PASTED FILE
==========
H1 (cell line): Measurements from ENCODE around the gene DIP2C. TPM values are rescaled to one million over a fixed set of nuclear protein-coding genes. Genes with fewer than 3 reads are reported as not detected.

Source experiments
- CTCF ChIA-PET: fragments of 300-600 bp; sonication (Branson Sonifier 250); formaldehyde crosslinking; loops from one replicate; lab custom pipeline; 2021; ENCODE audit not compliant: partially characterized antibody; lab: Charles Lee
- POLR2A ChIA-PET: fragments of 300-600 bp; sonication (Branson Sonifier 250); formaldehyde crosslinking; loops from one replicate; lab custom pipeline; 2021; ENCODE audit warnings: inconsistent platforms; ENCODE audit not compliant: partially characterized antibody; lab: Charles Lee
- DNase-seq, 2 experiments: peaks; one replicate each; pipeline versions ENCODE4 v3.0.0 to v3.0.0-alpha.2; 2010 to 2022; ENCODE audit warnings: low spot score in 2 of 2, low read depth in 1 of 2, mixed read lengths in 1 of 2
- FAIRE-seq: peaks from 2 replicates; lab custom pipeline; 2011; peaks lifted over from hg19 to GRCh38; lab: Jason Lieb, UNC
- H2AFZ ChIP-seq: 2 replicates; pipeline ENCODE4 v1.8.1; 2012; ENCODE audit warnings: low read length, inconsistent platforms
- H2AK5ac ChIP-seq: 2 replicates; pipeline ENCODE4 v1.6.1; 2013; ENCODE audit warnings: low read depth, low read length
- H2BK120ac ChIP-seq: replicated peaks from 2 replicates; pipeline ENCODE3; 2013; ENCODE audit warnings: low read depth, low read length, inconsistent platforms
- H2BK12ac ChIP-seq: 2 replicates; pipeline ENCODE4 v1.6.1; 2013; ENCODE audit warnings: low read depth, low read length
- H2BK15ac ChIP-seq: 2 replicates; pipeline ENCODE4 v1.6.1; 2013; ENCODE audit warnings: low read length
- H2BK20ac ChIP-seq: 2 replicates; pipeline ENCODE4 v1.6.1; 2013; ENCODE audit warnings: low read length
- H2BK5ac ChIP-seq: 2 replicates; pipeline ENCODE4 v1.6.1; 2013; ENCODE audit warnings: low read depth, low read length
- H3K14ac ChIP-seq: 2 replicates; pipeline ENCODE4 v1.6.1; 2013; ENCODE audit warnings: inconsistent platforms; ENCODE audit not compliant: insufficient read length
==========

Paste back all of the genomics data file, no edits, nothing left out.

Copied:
H1 (cell line): Measurements from ENCODE around the gene DIP2C. TPM values are rescaled to one million over a fixed set of nuclear protein-coding genes. Genes with fewer than 3 reads are reported as not detected.

Source experiments
- CTCF ChIA-PET: fragments of 300-600 bp; sonication (Branson Sonifier 250); formaldehyde crosslinking; loops from one replicate; lab custom pipeline; 2021; ENCODE audit not compliant: partially characterized antibody; lab: Charles Lee
- POLR2A ChIA-PET: fragments of 300-600 bp; sonication (Branson Sonifier 250); formaldehyde crosslinking; loops from one replicate; lab custom pipeline; 2021; ENCODE audit warnings: inconsistent platforms; ENCODE audit not compliant: partially characterized antibody; lab: Charles Lee
- DNase-seq, 2 experiments: peaks; one replicate each; pipeline versions ENCODE4 v3.0.0 to v3.0.0-alpha.2; 2010 to 2022; ENCODE audit warnings: low spot score in 2 of 2, low read depth in 1 of 2, mixed read lengths in 1 of 2
- FAIRE-seq: peaks from 2 replicates; lab custom pipeline; 2011; peaks lifted over from hg19 to GRCh38; lab: Jason Lieb, UNC
- H2AFZ ChIP-seq: 2 replicates; pipeline ENCODE4 v1.8.1; 2012; ENCODE audit warnings: low read length, inconsistent platforms
- H2AK5ac ChIP-seq: 2 replicates; pipeline ENCODE4 v1.6.1; 2013; ENCODE audit warnings: low read depth, low read length
- H2BK120ac ChIP-seq: replicated peaks from 2 replicates; pipeline ENCODE3; 2013; ENCODE audit warnings: low read depth, low read length, inconsistent platforms
- H2BK12ac ChIP-seq: 2 replicates; pipeline ENCODE4 v1.6.1; 2013; ENCODE audit warnings: low read depth, low read length
- H2BK15ac ChIP-seq: 2 replicates; pipeline ENCODE4 v1.6.1; 2013; ENCODE audit warnings: low read length
- H2BK20ac ChIP-seq: 2 replicates; pipeline ENCODE4 v1.6.1; 2013; ENCODE audit warnings: low read length
- H2BK5ac ChIP-seq: 2 replicates; pipeline ENCODE4 v1.6.1; 2013; ENCODE audit warnings: low read depth, low read length
- H3K14ac ChIP-seq: 2 replicates; pipeline ENCODE4 v1.6.1; 2013; ENCODE audit warnings: inconsistent platforms; ENCODE audit not compliant: insufficient read length